During Clinton’s presidency, the internet and the wider use of computers changed almost every aspect of American life. Technology had begun to transform not just the US workplace, but the global workplace. This transformation was rippling throughout all sectors and for manufacturing it triggered a long-term pattern of being overlooked when it came to adopting new technology and investing in meaningful innovation.
Yet more importantly, the increased use of information technology exacerbated the globalisation of manufacturing. Alongside this, the race to the bottom added pressure to manufacture cheaply, which pushed wages down. This fed into the desire to outsource manufacturing.
Whatever gains in manufacturing jobs Clinton had managed to claw back were ultimately lost under George W Bush, who took office in 2001. Manufacturing jobs saw a seismic fall under his presidency.
In the years following, this loss of jobs has been chalked up to a lot of the aforementioned issues for US manufacturing – the rise of Asia, the offshoring of jobs, globalisation, innovation and rapid digital transformation.
Enter the Obama administration
Following the 2008 global recession, Barack Obama took power with a unenviable task to putting the US on the road to recovery. He cited restoring US manufacturing as a key mandate for his presidency. This remained a priority during his run for re-election, when he made a campaign pledge to create one million new manufacturing jobs.
Obama did see some success in creating manufacturing jobs, but he felt short of his one million target and instead manufacturing jobs rose by 590,000 in his second term. Near the end of Obama’s presidency, in 2016, a question put to Obama during a town hall by Eric Cottonham, a representative from Carrier, defined his impact on the country’s manufacturing sector.
Cottonham asked: “I’m trying to find out, what do we have left? All of our jobs are leaving. I see here, you are doing a lot of things, but in Indianapolis, there is nothing there for us. So what is next? What can we look forward to in the future as far as jobs and employment? All of our jobs have left or are in the process of leaving.”
Obama countered that manufacturing jobs had risen during his term, at a rate not seen since the 1990s. He went on to point to the auto industry as an example of a sub-sector that saw a boost in sales and hiring activity. “We actually make more stuff and have a bigger manufacturing base today than we have had in most of our history. Part of the problem has been jobs going overseas,” Obama explained.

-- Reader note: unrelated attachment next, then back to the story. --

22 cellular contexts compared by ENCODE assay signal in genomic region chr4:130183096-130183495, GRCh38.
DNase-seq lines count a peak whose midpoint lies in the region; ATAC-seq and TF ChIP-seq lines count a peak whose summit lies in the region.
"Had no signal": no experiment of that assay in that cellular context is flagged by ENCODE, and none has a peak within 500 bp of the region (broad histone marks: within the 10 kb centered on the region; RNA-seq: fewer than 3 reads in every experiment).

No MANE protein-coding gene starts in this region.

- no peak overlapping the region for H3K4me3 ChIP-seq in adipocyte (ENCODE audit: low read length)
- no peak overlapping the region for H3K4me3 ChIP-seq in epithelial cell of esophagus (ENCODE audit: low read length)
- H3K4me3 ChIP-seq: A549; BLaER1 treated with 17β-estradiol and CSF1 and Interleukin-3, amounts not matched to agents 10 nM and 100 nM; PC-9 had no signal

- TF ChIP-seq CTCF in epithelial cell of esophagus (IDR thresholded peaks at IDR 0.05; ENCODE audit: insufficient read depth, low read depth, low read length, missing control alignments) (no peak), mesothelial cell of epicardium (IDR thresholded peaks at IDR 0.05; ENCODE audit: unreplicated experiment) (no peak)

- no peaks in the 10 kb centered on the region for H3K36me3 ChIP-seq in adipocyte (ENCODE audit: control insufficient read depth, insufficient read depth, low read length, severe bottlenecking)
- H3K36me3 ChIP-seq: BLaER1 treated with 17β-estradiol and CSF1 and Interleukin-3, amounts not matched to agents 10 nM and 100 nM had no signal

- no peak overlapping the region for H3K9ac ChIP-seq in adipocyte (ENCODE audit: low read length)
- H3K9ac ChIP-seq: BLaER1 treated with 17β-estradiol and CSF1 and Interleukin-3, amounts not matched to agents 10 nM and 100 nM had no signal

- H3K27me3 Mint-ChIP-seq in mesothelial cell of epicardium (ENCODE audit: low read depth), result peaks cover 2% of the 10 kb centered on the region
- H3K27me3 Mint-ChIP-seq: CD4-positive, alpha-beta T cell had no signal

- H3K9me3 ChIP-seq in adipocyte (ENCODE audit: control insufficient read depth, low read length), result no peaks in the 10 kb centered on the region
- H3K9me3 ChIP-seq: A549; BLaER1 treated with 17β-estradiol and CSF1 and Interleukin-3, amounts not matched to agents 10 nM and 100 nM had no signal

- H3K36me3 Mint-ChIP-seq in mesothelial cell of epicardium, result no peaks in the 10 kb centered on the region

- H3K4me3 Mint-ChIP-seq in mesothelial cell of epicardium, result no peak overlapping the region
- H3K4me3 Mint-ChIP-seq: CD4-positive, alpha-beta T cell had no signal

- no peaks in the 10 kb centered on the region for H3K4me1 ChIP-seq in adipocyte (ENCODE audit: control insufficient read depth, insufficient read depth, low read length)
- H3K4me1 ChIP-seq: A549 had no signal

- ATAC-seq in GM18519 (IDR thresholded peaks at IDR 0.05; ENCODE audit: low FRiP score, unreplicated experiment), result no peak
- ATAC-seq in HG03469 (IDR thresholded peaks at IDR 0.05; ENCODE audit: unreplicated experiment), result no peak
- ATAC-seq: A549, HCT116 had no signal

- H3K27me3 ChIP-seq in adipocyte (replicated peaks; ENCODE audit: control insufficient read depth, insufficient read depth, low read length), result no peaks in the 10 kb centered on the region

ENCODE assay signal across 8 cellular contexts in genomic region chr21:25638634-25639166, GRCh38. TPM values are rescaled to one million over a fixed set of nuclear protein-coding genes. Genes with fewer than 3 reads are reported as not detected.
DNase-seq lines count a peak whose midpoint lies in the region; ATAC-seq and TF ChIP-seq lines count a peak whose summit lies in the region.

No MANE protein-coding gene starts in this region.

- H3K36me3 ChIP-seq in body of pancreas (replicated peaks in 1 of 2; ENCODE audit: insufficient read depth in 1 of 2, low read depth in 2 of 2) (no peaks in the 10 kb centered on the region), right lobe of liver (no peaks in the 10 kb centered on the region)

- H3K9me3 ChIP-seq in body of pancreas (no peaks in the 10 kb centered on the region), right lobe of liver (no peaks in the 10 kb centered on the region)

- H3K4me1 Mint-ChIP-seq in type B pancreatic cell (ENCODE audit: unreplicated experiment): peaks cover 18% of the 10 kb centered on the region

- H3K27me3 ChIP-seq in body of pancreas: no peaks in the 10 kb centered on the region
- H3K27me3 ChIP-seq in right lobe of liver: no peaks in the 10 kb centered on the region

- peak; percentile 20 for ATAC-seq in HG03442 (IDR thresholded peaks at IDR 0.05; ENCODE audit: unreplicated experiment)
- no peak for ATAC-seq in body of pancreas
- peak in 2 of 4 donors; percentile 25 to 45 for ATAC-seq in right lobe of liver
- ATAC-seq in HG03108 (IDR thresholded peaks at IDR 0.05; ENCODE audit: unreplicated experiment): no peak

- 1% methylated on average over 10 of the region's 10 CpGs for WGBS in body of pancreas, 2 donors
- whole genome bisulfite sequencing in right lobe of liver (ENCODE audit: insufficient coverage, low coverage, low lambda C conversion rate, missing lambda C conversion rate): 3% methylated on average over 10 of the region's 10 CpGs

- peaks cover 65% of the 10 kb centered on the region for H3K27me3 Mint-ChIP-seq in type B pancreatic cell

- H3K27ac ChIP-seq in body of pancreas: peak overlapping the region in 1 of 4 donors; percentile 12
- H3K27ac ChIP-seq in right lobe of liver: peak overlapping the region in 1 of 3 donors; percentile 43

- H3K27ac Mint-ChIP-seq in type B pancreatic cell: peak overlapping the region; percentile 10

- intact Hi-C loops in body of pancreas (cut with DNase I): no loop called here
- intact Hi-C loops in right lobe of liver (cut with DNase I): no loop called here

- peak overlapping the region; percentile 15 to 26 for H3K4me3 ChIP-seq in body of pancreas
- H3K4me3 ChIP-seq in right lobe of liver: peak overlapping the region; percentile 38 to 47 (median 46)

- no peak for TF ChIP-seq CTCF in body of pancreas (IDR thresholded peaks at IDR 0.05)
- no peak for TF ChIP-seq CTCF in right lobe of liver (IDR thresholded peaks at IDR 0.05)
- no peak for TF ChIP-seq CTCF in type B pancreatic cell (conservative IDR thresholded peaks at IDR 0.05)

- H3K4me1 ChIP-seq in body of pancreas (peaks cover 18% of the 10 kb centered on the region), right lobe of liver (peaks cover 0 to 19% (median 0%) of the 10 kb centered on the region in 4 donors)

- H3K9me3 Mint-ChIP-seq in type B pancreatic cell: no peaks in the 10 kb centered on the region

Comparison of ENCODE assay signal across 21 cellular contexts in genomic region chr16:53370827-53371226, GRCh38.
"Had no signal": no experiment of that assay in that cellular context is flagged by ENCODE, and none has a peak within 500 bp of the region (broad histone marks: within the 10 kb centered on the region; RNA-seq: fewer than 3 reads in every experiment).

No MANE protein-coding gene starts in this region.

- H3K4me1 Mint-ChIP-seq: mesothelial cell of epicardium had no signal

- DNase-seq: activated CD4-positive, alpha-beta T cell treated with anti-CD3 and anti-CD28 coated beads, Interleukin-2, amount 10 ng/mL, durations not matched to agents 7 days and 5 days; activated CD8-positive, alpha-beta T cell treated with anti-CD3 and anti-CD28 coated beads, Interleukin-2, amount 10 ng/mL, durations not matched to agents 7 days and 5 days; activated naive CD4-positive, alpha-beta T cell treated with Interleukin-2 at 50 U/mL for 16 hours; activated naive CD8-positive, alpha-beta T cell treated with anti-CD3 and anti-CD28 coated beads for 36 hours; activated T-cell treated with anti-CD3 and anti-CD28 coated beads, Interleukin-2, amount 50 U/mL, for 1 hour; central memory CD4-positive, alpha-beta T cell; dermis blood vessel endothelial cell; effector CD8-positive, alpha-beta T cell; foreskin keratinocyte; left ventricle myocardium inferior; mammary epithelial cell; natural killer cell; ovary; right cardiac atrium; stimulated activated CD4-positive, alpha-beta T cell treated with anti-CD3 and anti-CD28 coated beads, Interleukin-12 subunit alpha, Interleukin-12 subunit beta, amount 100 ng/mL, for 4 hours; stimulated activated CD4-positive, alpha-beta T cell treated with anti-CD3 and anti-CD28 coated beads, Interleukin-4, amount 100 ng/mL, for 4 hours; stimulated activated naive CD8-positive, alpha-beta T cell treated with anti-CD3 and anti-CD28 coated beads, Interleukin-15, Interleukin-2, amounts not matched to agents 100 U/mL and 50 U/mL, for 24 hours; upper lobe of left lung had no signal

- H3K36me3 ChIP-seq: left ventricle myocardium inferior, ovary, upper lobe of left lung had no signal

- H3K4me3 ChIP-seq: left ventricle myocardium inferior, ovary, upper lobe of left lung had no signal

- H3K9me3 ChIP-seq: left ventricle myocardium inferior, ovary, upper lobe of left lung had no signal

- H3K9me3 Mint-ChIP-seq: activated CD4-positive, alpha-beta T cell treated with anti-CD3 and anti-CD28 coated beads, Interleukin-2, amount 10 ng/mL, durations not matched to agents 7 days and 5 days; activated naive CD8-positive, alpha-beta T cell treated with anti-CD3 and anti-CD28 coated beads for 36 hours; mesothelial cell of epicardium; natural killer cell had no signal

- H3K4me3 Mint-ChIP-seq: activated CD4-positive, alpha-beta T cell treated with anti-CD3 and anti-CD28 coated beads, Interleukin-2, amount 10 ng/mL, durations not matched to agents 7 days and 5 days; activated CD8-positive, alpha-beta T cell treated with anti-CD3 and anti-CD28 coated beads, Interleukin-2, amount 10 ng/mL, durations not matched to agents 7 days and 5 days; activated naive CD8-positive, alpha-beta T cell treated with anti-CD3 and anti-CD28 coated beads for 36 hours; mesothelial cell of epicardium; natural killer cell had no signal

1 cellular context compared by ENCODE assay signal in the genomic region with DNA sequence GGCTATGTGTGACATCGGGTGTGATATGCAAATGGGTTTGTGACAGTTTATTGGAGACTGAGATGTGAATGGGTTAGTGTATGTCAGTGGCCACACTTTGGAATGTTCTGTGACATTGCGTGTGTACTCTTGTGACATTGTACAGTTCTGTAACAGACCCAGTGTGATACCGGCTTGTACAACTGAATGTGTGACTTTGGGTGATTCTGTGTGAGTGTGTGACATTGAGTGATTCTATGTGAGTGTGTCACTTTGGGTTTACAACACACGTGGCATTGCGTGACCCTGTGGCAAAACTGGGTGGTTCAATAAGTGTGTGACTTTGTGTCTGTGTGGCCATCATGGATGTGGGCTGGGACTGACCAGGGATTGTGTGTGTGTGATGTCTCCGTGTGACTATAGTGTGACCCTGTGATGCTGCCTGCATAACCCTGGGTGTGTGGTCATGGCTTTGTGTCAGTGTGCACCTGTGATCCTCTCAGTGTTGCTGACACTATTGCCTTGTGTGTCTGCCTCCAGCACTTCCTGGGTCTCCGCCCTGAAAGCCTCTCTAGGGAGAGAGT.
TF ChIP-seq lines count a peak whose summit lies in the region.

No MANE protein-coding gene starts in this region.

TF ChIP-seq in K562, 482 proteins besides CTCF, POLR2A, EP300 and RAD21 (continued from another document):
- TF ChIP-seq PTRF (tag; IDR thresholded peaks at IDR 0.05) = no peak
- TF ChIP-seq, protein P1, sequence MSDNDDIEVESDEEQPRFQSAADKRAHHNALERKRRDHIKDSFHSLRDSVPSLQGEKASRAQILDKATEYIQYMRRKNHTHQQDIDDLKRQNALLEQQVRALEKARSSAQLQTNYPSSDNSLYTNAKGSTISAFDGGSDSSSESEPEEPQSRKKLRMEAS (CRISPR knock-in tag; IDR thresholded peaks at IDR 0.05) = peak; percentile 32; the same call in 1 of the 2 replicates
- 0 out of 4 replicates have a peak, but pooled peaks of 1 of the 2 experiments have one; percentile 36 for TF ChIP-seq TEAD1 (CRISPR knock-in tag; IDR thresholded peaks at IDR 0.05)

He went on to highlight that he had been making efforts to raise wages and environmental standards through trade deals to try and diminish the competitors countries’ ability to undercut the US.
Another issue Obama raised was the heightened level of productivity in the US despite the decreasing level of jobs. More optimistically, Obama highlighted the rising reshoring trend as promising for manufacturers. “For those folks who have lost their jobs right now because a plant went down to Mexico, [reshoring trends] won’t make you feel better,” he said. “So we have to make sure that folks are trained for the jobs that are coming in now.”
This intention pointed again to the importance of the skills gap in the US and its heavy-handed impact on the country’s ability to take advantage of all the opportunities that reshoring presented.
Did Trump make US manufacturing great again?
While Obama understood the pressures and problems underlying US manufacturing, it was Trump who raised the profile of this national conversation.
However, since the onset of the manufacturing decline under Reagan, every single Republican president has seen a decrease in average annual manufacturing employment.
Berger explains: “Republicans are verbally supportive. Trump was running around telling people they were going to keep their jobs and that they shouldn’t sell their homes. That was three months before General Motors closed.”
Furthermore, Democrats can point to a better record on manufacturing unemployment.